COLUMBUS, Ohio - The Ohio State football program self-imposed two years of probation and vacated all 12 wins from its 2010 season, including its victory over Arkansas in the Sugar Bowl, in Friday's response to the NCAA's letter of allegations.
In an effort to show the program is now headed in the right direction, Ohio State made it clear that it has been making a vast effort to improve the university's extensive monitoring of its student athletes in addition to implementing a bigger emphasis on its education process within the compliance department.
The program fell subject to scandal when it became public that six prominent football players had sold memorabilia given to them by Ohio State in exchange for money and extra benefits.
Things got exponentially worse months later when proof surfaced that Jim Tressel had previous knowledge of violations being committed by prominent athletes and decided not to come forward with the information.
Tressel, who has since resigned, played all the players involved - including quarterback Terrelle Pryor, who has also since left the program - resulting in dishonesty and the illegal playing of players who should've been ineligible.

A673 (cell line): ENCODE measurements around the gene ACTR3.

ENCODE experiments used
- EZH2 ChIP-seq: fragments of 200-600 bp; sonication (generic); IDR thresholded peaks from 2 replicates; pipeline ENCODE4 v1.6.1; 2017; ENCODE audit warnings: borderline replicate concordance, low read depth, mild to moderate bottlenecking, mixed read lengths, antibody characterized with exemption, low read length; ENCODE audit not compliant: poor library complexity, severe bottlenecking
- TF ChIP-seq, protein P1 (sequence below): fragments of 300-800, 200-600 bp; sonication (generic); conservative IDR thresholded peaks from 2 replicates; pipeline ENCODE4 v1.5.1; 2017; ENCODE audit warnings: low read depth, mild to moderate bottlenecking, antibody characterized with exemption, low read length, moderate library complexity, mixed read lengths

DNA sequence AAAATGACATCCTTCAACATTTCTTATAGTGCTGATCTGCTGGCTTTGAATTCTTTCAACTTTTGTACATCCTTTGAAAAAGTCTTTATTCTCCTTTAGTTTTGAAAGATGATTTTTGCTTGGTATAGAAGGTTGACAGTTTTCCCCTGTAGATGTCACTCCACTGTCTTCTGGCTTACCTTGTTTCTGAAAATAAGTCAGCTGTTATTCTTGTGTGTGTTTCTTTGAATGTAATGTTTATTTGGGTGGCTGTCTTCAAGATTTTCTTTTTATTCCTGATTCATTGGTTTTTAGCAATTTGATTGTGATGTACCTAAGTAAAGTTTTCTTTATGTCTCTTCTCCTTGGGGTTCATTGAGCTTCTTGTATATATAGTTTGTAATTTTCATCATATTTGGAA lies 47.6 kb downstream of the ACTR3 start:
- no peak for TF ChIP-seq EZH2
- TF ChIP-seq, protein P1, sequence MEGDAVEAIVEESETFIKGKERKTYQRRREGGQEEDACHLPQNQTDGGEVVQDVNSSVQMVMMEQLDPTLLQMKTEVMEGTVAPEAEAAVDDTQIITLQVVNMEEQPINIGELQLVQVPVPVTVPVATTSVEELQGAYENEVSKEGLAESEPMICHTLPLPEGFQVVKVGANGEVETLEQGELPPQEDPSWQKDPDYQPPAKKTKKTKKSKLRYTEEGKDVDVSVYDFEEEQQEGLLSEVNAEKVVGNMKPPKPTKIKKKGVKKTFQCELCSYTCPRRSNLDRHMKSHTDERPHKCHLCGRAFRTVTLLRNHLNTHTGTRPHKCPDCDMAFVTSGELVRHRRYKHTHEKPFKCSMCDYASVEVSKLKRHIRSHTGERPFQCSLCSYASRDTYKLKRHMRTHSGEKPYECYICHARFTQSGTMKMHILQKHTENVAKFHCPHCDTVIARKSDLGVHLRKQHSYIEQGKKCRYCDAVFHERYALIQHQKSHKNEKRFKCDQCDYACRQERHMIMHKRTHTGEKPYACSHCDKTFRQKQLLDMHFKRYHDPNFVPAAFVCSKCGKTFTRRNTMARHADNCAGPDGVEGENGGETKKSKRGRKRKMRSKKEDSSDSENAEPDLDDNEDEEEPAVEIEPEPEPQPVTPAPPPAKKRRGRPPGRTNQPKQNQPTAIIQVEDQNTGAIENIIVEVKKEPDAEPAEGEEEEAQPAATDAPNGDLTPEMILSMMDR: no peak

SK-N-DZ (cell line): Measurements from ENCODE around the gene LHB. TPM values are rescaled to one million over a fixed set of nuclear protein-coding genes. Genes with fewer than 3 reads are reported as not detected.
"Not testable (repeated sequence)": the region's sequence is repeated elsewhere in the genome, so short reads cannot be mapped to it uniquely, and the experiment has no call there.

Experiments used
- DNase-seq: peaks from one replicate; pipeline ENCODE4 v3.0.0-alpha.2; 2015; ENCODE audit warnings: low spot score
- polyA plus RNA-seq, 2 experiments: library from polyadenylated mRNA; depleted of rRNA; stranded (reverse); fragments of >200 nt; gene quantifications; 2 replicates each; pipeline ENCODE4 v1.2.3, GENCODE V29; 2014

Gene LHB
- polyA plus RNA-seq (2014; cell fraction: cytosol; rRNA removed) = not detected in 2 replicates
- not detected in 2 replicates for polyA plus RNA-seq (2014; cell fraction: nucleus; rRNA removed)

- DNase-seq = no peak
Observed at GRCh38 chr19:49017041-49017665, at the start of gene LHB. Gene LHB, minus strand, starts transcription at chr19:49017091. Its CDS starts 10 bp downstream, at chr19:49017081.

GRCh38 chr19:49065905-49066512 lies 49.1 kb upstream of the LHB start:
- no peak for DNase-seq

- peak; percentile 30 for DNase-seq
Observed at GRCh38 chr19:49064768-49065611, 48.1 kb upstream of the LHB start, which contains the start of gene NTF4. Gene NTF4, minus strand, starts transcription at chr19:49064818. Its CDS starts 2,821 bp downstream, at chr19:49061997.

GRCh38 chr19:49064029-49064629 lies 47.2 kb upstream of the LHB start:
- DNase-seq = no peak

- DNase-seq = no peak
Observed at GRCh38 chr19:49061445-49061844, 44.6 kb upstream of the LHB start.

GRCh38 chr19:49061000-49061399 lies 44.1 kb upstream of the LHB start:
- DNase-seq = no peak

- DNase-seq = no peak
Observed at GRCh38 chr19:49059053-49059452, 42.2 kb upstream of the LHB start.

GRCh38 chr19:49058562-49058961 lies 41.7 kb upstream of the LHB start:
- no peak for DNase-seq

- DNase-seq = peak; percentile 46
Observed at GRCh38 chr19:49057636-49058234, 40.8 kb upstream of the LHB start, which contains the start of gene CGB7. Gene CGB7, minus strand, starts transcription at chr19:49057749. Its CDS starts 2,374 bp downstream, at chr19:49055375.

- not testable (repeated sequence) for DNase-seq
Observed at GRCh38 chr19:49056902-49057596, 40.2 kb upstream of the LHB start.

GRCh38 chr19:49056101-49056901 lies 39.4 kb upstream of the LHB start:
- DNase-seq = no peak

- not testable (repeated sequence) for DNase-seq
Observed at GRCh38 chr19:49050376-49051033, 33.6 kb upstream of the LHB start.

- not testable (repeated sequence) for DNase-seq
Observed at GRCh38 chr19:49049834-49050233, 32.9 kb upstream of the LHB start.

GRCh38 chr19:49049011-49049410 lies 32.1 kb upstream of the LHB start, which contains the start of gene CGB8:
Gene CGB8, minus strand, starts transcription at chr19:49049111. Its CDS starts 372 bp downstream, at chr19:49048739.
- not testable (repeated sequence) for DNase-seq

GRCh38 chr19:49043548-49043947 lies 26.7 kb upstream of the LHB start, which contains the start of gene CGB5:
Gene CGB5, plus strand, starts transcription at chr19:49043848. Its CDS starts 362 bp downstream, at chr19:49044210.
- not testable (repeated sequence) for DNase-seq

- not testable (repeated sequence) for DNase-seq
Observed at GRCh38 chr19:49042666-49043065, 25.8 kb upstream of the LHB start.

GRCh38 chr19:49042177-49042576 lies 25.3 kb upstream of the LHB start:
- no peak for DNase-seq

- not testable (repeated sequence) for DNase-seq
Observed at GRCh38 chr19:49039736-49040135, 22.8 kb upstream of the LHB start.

In the program's response, however, there is no mention of scholarship reductions or a postseason ban. Instead, Ohio State felt the additional sanctions coupled with the five-game suspensions of the student athletes involved were sufficient.
Ohio State did mention it did accept Tressel's resignation in the response, which cut all ties from scandal from the program since it asserted Tressel was the only one with previous knowledge of the player's transgressions.
"I take full responsibility for my mistakes that have led to the ongoing NCAA inquiry and to scrutiny and criticism of the football program," Tressel said in a statement. "I am grateful for this opportunity to retire from the university that I so deeply respect and that I will continue to support."
Ohio State will meet with the NCAA on Aug. 12. in Indianapolis. Thereafter the Buckeyes will learn their official fate in terms of punishment. The potential for the NCAA to add to the self-imposed punishments still remains.
"We are fully cooperating with the NCAA, and we look forward to working together to bring a resolution to these current matters," athletic director Gene Smith said in a statement released Friday. "Throughout the entire process since we discovered possible infractions, Ohio State has consistently acted to investigate any allegation, self-report its findings to the NCAA, communicate transparently about its findings, and take necessary remediation steps.
"Now, consistent with the direction set by our Board of Trustees, we are taking a very hard look on our own at all aspects of our athletic programs to identify and implement improvements designed to ensure that we uphold the highest ideals of honor and integrity."
Ari Wasserman is a staff writer for BuckeyeGrove.com. He can be reached at Ari@BuckeyeGrove.com.